Taxes for Working Writers – Getting Organized for Income Tax Season

The downside of making money as a writer or blogger is paying income taxes; to ease your pain come April, here are eight ways for working writers and bloggers to get their taxes organized. This is important, fellow scribes, because the sooner you treat freelance writing like a business, the more money you’ll earn as a writer (and the more income tax you’ll pay — but hey, at least you’re making money writing or blogging!).

Before the tips, a quip:

“Writing is the only profession where no one considers you ridiculous if you earn no money.” ~ Jules Renard.



My goal as a working writer and blogger is to earn enough money to make paying income taxes a pain in the keister; earning no money is not an option! If you earned money writing last year, make sure you’re using tax software such as the TurboTax Deluxe Federal + State– it definitely makes calculating, filing, and paying income taxes easy (I remember the good old days, doing my taxes on paper!). But since doing taxes involves more than software, here are eight things for freelance writers and bloggers to think about as income tax season approaches…

Taxes for Working Writers – 8 Tips for Getting Organized for Income Tax Season

Jeff Staley, president of Freedom Tax Relief, LLC, advises freelance writers and bloggers to take these steps now to be ready for April 15.

1. Make a plan for filing your income taxes. Make plans now to ensure that you will be able to file your income tax return on time. If you can’t do your taxes on time, file an extension. The Internal Revenue Service (IRS) is more forgiving of those who follow the rules than those who skip filing. Even if you can’t pay your income tax debt in full on April 15, filing the required forms will result in smaller penalties. Also – get and stay organized with a few basic bookkeeping tips for freelance writers.

2. Prepare to pay tax on unemployment benefits. Unfortunately, not all working writers earn a full-time living – and unemployment income may have saved the day. But, unemployment income is taxable. If you received unemployment benefits last year, you should have received a Form 1099-G providing the total amount received. If your employer paid separate unemployment compensation, that income should be reported on your W-2 form as income. Note that the first $2,400 of government benefits received last year is exempt from tax, thanks to the American Recovery and Reinvestment Act.

3. Figure out if you’ll enjoy tax credits. Review last year’s freelance writing and blogging expenses to know whether you qualify for tax credits. The Stimulus Package included many tax credits, ranging from an expanded health coverage tax credit to new education benefits.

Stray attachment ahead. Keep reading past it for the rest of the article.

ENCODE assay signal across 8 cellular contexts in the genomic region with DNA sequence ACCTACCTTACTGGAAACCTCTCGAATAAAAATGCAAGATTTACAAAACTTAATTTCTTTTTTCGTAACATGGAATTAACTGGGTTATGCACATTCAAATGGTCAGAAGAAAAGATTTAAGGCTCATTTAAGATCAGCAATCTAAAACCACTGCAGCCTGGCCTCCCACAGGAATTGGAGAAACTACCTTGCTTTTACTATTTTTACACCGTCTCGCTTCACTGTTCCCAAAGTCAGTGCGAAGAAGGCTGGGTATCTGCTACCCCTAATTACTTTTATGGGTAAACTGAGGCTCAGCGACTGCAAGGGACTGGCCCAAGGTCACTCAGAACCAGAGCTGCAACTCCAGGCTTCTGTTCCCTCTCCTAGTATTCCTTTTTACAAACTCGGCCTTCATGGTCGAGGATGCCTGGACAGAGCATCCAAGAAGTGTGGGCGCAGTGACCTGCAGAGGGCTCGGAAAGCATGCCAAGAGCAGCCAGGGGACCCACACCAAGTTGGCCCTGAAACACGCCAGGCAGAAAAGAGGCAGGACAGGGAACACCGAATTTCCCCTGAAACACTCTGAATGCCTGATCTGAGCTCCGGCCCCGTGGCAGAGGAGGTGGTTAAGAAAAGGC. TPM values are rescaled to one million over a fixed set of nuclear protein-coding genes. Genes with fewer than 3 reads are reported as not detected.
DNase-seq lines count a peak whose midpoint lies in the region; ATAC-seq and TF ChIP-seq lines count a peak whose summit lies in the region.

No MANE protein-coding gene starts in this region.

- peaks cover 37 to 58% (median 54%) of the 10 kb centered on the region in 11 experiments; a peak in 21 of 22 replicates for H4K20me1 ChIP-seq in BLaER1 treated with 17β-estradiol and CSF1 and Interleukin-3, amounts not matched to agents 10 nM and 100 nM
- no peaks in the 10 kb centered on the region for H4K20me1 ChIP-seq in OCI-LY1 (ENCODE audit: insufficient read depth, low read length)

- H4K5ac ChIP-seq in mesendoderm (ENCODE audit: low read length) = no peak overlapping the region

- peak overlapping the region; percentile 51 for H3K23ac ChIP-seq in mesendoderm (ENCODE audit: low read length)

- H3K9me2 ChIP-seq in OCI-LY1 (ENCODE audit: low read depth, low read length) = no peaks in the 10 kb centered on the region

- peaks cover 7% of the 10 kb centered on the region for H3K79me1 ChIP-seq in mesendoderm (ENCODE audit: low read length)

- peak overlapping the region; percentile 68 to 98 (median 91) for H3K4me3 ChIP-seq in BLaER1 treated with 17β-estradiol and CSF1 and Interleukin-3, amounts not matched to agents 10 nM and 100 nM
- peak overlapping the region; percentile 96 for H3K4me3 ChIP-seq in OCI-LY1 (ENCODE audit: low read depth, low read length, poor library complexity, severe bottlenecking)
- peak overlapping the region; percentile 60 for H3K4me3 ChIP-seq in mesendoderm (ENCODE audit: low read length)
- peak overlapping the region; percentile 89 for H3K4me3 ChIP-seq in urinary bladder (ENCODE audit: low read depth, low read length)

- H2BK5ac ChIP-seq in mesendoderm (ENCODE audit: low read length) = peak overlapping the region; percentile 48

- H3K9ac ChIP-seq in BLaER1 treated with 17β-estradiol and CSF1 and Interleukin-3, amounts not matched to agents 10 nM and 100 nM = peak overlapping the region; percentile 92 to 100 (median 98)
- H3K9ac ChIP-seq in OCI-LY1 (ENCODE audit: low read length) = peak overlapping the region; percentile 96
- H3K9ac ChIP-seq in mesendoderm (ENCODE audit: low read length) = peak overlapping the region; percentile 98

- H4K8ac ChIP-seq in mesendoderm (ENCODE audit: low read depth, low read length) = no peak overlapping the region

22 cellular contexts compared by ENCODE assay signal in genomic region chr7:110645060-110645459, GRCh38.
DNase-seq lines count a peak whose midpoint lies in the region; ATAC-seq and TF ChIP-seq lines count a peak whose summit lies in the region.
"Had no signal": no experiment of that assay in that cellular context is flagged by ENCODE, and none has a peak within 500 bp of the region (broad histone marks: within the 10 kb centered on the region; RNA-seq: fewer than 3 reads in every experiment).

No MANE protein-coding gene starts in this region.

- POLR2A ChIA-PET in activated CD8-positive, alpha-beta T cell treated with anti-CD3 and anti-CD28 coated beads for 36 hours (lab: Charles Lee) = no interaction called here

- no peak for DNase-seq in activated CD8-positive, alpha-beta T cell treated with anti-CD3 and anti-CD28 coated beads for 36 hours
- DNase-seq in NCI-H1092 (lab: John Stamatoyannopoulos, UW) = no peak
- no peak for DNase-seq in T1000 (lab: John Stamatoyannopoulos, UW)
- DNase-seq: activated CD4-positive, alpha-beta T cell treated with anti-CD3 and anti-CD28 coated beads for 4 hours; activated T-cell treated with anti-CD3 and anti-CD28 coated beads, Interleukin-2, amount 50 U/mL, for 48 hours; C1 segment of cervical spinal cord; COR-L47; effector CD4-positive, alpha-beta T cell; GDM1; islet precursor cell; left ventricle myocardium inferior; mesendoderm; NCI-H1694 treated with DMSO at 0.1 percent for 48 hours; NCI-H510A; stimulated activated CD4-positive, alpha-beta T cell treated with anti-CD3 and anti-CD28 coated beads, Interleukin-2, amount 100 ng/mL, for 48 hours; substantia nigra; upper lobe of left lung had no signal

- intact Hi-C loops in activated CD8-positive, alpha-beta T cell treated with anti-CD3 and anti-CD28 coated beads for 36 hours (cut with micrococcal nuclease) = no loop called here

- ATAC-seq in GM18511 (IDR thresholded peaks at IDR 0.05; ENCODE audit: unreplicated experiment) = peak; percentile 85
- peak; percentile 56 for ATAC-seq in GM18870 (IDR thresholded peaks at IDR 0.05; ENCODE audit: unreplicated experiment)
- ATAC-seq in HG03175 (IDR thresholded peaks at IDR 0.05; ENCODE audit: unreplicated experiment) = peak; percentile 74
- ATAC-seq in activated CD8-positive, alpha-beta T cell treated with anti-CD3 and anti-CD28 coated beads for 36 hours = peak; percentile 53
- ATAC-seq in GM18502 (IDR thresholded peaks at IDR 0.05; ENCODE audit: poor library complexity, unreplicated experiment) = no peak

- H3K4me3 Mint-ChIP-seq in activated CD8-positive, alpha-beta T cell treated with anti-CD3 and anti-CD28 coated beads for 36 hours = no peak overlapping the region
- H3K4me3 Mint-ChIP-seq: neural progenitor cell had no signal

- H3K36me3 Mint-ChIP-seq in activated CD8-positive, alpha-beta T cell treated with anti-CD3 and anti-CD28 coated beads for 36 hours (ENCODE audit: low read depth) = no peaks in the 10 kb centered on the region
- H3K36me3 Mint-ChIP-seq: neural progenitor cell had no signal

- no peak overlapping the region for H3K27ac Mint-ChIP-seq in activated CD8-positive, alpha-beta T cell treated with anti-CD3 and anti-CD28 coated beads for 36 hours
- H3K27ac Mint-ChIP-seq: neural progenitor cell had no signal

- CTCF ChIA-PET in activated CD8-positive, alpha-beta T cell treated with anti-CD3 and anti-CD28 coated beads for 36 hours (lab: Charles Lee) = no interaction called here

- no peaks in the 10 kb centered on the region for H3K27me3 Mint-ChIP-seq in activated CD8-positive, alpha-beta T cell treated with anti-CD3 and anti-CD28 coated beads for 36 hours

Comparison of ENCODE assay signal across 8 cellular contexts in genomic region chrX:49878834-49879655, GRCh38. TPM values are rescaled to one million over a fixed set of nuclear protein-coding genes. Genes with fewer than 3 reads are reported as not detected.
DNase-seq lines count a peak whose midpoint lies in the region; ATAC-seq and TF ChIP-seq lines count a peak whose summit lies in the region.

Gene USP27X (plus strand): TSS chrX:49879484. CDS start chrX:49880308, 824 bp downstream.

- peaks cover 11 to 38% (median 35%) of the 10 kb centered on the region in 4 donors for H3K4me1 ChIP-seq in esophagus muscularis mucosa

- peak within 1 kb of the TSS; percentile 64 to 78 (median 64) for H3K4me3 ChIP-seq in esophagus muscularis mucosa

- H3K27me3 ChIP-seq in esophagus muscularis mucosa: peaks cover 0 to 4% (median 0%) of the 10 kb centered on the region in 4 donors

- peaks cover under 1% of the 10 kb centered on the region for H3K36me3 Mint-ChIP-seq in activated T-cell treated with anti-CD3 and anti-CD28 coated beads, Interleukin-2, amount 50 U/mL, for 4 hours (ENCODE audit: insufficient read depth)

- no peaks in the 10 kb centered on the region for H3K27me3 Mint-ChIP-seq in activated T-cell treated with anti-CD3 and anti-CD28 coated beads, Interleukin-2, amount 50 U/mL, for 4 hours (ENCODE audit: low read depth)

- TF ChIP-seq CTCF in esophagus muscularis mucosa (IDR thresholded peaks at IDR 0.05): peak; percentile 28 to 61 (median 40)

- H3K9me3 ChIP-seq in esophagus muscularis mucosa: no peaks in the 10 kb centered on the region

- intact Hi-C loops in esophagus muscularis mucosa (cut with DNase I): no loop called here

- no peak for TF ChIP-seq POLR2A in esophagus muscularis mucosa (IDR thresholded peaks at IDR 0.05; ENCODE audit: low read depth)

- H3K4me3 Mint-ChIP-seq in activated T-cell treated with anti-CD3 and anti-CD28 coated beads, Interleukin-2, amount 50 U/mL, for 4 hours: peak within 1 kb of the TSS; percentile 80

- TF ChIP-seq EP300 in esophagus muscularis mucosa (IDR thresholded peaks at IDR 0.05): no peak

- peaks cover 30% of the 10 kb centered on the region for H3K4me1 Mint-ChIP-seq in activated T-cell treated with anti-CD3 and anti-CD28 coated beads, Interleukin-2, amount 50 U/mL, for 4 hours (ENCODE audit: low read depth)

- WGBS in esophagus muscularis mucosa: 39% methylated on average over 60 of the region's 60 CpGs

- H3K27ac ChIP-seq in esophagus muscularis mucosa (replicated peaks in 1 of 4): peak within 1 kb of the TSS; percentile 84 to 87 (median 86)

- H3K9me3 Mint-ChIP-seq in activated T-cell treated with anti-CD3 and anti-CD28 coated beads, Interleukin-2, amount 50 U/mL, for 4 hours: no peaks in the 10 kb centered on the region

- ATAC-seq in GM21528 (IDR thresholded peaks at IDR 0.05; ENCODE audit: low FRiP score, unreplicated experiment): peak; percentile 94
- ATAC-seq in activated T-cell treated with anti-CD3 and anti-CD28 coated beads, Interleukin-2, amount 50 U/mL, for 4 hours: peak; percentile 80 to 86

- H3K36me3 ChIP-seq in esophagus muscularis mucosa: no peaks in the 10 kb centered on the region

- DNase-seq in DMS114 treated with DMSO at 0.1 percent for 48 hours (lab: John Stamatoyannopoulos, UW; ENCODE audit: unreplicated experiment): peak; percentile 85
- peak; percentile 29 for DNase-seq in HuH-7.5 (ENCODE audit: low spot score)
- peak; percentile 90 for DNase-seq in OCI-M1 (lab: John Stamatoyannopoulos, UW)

4. Maximize your income tax deductions. Make sure you’re familiar with what you can and can’t claim as a freelance writer. If you made donations to nonprofit organizations last year, make sure you obtain needed appraisals or valuations to list these contributions accurately in your tax forms, per IRS guidelines. Learn as much as you can about paying income taxes for working writers.

5. Contribute to your retirement plan. If you plan to contribute to a retirement plan, you can still make tax-deferred contributions for last year until April.

6. Estimate how much income tax you’ll owe. You can estimate your tax debt by reviewing a copy of last year’s tax form, completed with this year’s data. If you purchase income tax return software, it’s easy to play with your writing income, tax credits, tax deductions, etc.

7. Plan for income tax payments. If you earned more than a few bucks as a writer last year, you may have a bigger income tax bill than you can afford to pay in full by April 15! We should all be so lucky. If so, the IRS suggests taxpayers find any means possible to pay that bill – including bank loans, cash advances on credit cards, savings, borrowing against retirement or life insurance, or using equity in assets (such as a home) to pay. However, if you are in dire financial circumstances, exchanging one debt for another will not make things easier! And, putting a home at risk is almost always a bad idea. Consult a tax advisor, financial adviser, or even a savvy bookkeeper for freelance writers before making a decision.

8. Talk to the taxman about waiving tax penalties. If you absolutely cannot pay your tax bill, contact the IRS. The agency sometimes gives some leeway to taxpayers who contact them directly or pay a late bill voluntarily. The IRS might waive penalties for those who cannot pay because of a death in the family, serious illness, financial records lost in a natural disaster or another “reasonable cause. 

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What do you think about these tips for getting taxes organized for working writers or bloggers? Comments welcome below!

Freedom Tax Relief, LLC provides consumer tax resolution services and helps financially distressed individuals resolve IRS problems.


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